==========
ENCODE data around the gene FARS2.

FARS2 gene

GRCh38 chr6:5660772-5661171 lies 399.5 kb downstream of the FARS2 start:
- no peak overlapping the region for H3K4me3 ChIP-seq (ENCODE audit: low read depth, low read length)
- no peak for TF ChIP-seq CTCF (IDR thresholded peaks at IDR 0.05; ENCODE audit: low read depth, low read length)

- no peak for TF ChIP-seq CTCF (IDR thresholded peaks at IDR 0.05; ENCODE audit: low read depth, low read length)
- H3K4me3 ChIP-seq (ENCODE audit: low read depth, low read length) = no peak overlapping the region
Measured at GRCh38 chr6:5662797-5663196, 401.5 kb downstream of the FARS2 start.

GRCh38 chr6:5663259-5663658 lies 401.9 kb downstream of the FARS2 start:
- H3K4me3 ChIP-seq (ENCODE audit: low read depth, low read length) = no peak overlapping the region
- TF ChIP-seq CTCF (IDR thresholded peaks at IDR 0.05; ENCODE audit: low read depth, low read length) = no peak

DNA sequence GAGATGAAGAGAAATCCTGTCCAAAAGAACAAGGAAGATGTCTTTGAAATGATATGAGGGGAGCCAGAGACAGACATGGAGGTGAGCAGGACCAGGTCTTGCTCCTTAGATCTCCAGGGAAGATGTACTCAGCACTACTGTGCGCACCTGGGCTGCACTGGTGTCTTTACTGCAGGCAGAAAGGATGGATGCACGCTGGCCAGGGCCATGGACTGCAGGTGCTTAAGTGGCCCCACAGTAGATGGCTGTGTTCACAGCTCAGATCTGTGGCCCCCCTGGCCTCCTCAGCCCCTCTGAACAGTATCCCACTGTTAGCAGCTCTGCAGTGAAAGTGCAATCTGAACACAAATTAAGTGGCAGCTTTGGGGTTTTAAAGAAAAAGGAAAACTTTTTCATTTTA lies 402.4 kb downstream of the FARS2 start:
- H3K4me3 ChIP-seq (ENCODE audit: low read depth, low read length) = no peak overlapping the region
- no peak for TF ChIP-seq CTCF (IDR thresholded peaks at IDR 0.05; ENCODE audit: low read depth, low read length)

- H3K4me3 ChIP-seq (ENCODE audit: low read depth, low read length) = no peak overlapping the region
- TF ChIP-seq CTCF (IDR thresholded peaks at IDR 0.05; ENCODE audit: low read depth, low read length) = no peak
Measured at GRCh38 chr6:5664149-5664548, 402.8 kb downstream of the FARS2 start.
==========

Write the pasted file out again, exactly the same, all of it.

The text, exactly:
ENCODE data around the gene FARS2.

FARS2 gene

GRCh38 chr6:5660772-5661171 lies 399.5 kb downstream of the FARS2 start:
- no peak overlapping the region for H3K4me3 ChIP-seq (ENCODE audit: low read depth, low read length)
- no peak for TF ChIP-seq CTCF (IDR thresholded peaks at IDR 0.05; ENCODE audit: low read depth, low read length)

- no peak for TF ChIP-seq CTCF (IDR thresholded peaks at IDR 0.05; ENCODE audit: low read depth, low read length)
- H3K4me3 ChIP-seq (ENCODE audit: low read depth, low read length) = no peak overlapping the region
Measured at GRCh38 chr6:5662797-5663196, 401.5 kb downstream of the FARS2 start.

GRCh38 chr6:5663259-5663658 lies 401.9 kb downstream of the FARS2 start:
- H3K4me3 ChIP-seq (ENCODE audit: low read depth, low read length) = no peak overlapping the region
- TF ChIP-seq CTCF (IDR thresholded peaks at IDR 0.05; ENCODE audit: low read depth, low read length) = no peak

DNA sequence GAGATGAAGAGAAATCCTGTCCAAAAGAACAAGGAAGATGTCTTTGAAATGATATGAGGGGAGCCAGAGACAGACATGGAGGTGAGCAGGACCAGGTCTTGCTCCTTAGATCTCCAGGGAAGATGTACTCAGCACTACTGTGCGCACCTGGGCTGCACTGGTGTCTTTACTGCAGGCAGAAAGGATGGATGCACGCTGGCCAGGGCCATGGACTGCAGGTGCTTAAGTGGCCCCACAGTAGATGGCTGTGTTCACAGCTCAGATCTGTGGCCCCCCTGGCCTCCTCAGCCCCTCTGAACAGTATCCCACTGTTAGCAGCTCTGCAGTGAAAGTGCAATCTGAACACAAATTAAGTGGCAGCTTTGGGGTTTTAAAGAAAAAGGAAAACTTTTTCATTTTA lies 402.4 kb downstream of the FARS2 start:
- H3K4me3 ChIP-seq (ENCODE audit: low read depth, low read length) = no peak overlapping the region
- no peak for TF ChIP-seq CTCF (IDR thresholded peaks at IDR 0.05; ENCODE audit: low read depth, low read length)

- H3K4me3 ChIP-seq (ENCODE audit: low read depth, low read length) = no peak overlapping the region
- TF ChIP-seq CTCF (IDR thresholded peaks at IDR 0.05; ENCODE audit: low read depth, low read length) = no peak
Measured at GRCh38 chr6:5664149-5664548, 402.8 kb downstream of the FARS2 start.